New York City


A bright new shop on Manhattan's West 22nd street is turning the idea of retail on its head. Normal is a custom earphones outlet where helpful staff ('ear fitters') guide customers through a process that tailors the popular devices to individual ears, then produces them'in as little as 48 hours'with 3-D printers. Designed by New York'based HWKN (Hollwich Kushner), the 5,000-square-foot space serves as the base of operations for the budding company.

Normal hopes to lure passersby with a slightly futuristic aura not unlike a Kubrick film set. To catch their attention on the street, the design team installed a glazed window wall, framed in white and lined with a continuous band of color-changing RGB lights (typically set to blue)'like 'an aperture that lets you peer into the space,' says lighting designer Steven Espinoza of Brooklyn-based Lighting Workshop. They crafted silvery ear-shaped door handles to greet visitors and, just inside, giant LED screens, picturing supersize illustrations of the merchandise, face each other across the room. 'The space really triggers curiosity,' says HWKN principal Matthias Hollwich. 'It doesn't immediately give away what it is. You have to walk in and actually experience it. The trend in retail is consumption as an experience.'

Located at the base of a hefty 12-story French Gothic'inspired factory building dating back to 1910, the slick storefront is in stark contrast to the quatrefoils, arched doorways, snarling limestone gargoyles, and other embellishments on the surrounding facade.

The interior has a polished yet industrial vibe. Glass partitions divide the space into three distinct areas: sales is up front; assembly, at the loftlike room's center; and an office across the back. Light constantly bounces off the glass, thanks to a parade of dimmable 3500K T8 fluorescent tubes suspended beneath a mechanical duct running through the middle of the ceiling in front. 'It's like a runway of lights bringing you into the space,' says Hollwich. 'It's the layering of glass and reflections that makes the design not so sterile. That's where the playfulness comes in.'

The lighting also unites the dramatic showroom with the more utilitarian factory and office space, with the same linear tubes strung in four neat rows across the back. 'The lighting drives your perspective deep into the showroom, and then to the office beyond,' says Espinoza.

The walls of the retail area are lined with modular cabinets containing 3-D printers, giant spools of earphone cord, backlit signage depicting the merchandise, and quirky memorabilia from an antiques store down the street (a glass jar filled with plastic ears sits on one shelf). Stacks of glossy white blocks'essentially 3-D Tetris pieces that double as seating and tables'match the dimensions of the structural columns they rest against. 'You wouldn't know this was a factory in the middle of Manhattan,' says Normal founder Nikki Kaufman. Normal currently has 10 3-D printers in operation, with plenty of space on the shelves for additional printers if demand grows.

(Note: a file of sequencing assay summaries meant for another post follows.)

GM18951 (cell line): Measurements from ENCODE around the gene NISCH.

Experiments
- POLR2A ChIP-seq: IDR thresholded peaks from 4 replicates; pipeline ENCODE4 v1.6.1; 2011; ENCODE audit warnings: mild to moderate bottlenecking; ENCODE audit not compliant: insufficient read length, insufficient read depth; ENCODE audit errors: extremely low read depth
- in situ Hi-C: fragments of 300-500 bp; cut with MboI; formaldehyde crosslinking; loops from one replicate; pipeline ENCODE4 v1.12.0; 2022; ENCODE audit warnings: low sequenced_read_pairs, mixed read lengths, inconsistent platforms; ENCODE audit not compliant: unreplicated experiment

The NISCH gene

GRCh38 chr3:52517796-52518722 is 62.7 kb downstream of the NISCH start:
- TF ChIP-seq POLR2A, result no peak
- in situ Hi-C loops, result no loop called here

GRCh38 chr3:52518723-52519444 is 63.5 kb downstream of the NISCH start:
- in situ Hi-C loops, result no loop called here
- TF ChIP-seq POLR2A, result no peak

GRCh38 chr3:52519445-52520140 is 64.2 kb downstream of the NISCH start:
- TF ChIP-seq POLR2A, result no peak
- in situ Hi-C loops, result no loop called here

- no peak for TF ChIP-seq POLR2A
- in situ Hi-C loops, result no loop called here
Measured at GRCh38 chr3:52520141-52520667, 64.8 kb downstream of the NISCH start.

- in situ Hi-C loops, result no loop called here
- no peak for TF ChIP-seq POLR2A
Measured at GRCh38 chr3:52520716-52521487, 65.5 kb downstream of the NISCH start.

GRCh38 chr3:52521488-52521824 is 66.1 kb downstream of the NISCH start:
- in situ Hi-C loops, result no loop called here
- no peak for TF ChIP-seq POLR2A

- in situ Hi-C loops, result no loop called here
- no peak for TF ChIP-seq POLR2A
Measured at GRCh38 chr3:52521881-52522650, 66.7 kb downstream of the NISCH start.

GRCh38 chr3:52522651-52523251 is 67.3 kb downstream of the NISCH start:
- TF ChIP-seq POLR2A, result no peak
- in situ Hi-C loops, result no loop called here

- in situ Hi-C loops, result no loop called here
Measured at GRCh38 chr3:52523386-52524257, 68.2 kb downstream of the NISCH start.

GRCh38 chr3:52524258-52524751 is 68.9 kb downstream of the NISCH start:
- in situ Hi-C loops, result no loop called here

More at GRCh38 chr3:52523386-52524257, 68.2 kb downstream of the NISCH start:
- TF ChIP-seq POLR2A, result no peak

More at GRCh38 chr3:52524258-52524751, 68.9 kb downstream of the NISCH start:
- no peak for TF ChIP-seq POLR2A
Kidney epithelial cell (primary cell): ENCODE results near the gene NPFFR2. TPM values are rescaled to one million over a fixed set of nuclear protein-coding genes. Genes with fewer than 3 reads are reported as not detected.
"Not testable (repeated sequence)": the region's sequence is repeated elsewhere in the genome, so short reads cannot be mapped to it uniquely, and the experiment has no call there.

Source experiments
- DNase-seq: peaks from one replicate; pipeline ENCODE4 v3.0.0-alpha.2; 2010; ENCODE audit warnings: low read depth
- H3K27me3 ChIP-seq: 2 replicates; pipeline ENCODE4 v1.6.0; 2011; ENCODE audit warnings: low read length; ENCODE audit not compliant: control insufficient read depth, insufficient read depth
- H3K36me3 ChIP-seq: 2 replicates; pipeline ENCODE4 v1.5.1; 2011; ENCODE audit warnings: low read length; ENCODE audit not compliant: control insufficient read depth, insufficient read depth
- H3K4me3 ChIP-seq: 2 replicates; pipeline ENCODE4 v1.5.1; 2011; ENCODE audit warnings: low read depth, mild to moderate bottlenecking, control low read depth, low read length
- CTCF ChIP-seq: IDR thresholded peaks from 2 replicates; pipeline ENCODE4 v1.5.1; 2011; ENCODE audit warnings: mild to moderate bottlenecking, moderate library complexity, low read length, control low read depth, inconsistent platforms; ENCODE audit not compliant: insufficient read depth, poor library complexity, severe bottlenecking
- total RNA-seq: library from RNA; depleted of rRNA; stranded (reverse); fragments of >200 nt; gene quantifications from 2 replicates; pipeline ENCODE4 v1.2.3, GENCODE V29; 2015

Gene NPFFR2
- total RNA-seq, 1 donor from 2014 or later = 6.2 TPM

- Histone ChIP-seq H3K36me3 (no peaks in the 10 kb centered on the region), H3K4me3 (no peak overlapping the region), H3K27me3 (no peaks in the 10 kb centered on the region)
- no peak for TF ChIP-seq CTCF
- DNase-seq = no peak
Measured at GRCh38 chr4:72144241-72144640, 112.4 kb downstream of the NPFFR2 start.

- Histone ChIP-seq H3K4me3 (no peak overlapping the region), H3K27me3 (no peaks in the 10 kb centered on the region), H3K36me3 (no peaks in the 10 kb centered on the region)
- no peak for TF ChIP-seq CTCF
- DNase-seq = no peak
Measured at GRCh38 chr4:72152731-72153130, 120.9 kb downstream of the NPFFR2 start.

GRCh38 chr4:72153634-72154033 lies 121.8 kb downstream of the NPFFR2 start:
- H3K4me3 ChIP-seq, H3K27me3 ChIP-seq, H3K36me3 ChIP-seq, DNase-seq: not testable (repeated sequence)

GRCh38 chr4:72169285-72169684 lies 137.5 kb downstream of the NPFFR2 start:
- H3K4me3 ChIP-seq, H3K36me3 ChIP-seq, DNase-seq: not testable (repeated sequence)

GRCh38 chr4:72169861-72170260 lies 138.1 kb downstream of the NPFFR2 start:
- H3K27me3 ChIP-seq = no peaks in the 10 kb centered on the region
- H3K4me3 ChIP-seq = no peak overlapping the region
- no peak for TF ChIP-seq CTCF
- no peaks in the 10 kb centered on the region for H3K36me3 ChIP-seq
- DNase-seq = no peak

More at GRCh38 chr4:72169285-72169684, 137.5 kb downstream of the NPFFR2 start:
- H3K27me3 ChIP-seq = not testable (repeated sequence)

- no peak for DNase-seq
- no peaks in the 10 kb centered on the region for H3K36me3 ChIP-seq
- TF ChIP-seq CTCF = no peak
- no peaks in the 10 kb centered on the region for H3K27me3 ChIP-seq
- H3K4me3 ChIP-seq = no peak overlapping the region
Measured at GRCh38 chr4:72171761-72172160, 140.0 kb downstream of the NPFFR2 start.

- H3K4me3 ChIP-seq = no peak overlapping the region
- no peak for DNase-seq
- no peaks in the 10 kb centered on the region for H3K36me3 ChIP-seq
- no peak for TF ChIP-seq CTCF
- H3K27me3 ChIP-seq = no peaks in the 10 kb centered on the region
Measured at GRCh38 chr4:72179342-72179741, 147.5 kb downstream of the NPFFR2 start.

While transparency is ideal for encouraging foot traffic, it also reflects the company's ethos of openness and accessibility. 'We want to draw people to the space because we are proud to show how the product works,' says Kaufman, an entrepreneur in her late 20s who dreamed up the idea of 3-D printed headphones while working at another successful startup. 'We tell you everything. It's completely transparent.'

To attract a diverse clientele, the ambience of the space can change at the push of the button after hours. A Color Kinetics RGB lighting system embedded in the ceiling has different programs to set the mood for a range of functions that could take place in the space, from yoga classes to cocktail parties. (Both have happened since Normal opened in August.)

After dark, the store's bright blue glow is visible from far down the street. 'The blue light emanating from the store very, very slowly pulsates,' says Espinoza. 'It looks like a breathing robot in sleep mode.'


Formal name of building:
Normal Factory | Shop | HQ

150 West 22nd Street, New York, NY 10011

Completion Date:
August 2014


Nikki Kaufman

HWKN (Hollwich Kushner)
1 Whitehall Street

Personnel in architect's firm who should receive special credit:
Matthias Hollwich, Alda Ly, Nicole Huang, Daniel Selensky, Jamie Abrego, Jason Vereschak, Yuval Borochov

JMV Consulting Engineering, PC

Lighting: Lighting Workshop
Structural: LaufsED LLC
IT: Alphaserve Technologies
AV: Rethink Innovations

General contractor:
Reidy Contracting Group

James Ewing

Lighting Designer:

Lighting Workshop


8,500 square feet (ground floor and basement)

Completion date:

August 2014



Exterior cladding
Storefront: Metro Glass Corp
Metal Panels: S&J Sheet Metal

Exterior Glass: Oldcastle BuildingEnvelope
Interior Glass: C.R. Laurence

Entrances: Dorma
Metal doors: DCI Metro

Locksets: Sargent Assa Abloy
Closers: Norton Assa Abloy
Pulls: Millwork: Sugatsune
Glass Doors: C.R. Laurence
Security devices: ADT; Dropcam

Interior finishes
Cabinetwork and custom woodwork: All custom
Paint: Benjamin Moore
Plastic laminate: Formica
Solid surfacing: Silestone
Floor and wall tile: Dal Tile (floor and walls in bathrooms)

Office furniture: Custom tables designed by HWKN; Pedestals by CB2
Chairs: Herman Miller
Other furniture: Shop / Assembly Line furniture by Uline

Interior ambient lighting: Bartco
Downlights: Bartco
Exterior: Aion
RGB Lighting: Color Kinetics
Spot Lighting: Solais
Dimming System or other lighting controls: Lutron; Crestron

Fixtures: Grohe, American Standard

Additional building components or special equipment
3D Printers: Stratasys
LED wall: PixelFlex
Speakers: JBL